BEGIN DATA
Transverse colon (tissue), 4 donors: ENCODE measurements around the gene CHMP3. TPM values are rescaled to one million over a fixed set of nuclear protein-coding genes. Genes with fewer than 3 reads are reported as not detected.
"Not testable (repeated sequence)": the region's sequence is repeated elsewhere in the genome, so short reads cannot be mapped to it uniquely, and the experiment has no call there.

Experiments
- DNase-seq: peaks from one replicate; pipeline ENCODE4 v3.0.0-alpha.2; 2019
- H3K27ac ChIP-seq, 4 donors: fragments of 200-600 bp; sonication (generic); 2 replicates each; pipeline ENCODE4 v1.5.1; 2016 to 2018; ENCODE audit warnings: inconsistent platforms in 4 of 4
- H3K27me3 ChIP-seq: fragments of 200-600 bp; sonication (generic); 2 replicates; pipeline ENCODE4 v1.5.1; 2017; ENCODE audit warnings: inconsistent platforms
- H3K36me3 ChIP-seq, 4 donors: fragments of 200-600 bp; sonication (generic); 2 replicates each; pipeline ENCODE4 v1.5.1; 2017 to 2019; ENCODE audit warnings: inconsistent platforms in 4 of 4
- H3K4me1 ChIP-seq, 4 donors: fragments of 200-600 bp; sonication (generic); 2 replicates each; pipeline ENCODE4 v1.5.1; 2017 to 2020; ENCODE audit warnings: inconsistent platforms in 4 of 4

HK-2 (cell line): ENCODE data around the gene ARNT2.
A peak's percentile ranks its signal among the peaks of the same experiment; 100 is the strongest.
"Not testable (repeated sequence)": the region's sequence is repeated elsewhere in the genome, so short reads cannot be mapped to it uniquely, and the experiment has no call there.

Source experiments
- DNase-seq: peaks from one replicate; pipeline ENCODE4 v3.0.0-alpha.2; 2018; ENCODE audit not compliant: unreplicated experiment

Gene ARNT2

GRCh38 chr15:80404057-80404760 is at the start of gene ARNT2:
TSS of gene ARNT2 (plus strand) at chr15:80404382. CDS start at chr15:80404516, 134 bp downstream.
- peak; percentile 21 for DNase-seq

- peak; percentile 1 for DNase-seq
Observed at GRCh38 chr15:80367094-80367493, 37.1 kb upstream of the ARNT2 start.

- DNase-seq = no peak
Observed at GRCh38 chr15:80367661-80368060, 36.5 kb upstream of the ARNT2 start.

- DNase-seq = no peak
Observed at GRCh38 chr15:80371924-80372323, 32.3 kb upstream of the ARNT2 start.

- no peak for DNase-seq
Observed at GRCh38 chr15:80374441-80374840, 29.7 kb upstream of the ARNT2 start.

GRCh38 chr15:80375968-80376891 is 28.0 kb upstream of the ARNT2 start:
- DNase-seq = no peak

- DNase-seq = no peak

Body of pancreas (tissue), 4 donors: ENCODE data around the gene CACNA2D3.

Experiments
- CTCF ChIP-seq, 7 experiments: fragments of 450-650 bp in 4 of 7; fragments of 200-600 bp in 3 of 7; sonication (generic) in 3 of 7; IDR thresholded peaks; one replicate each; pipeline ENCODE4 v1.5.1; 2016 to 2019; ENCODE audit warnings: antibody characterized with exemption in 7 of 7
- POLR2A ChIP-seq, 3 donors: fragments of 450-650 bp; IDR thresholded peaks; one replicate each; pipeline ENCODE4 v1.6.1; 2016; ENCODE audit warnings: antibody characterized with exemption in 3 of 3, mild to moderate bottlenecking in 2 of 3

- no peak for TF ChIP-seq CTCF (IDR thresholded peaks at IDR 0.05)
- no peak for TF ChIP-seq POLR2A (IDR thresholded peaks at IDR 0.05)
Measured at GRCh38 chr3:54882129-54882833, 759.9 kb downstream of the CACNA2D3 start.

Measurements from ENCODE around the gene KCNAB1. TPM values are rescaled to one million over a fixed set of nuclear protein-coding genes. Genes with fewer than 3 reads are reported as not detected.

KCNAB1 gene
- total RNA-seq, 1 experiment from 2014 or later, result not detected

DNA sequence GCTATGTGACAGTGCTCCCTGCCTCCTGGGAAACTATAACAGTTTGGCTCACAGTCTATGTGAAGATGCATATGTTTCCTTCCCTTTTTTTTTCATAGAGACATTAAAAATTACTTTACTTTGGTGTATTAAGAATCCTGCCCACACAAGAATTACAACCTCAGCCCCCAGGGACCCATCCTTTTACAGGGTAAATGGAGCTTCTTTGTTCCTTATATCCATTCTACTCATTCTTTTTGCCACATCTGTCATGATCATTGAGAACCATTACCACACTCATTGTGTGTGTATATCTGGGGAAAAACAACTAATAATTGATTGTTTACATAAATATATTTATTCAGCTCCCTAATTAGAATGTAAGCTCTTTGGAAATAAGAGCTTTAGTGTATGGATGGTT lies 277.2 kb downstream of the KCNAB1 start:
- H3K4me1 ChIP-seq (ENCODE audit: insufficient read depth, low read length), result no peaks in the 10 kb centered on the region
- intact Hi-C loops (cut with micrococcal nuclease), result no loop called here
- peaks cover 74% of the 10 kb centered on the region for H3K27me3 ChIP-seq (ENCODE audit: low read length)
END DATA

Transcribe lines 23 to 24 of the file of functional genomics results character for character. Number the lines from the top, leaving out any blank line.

Observed at GRCh38 chr15:80371924-80372323, 32.3 kb upstream of the ARNT2 start.

- no peak for DNase-seq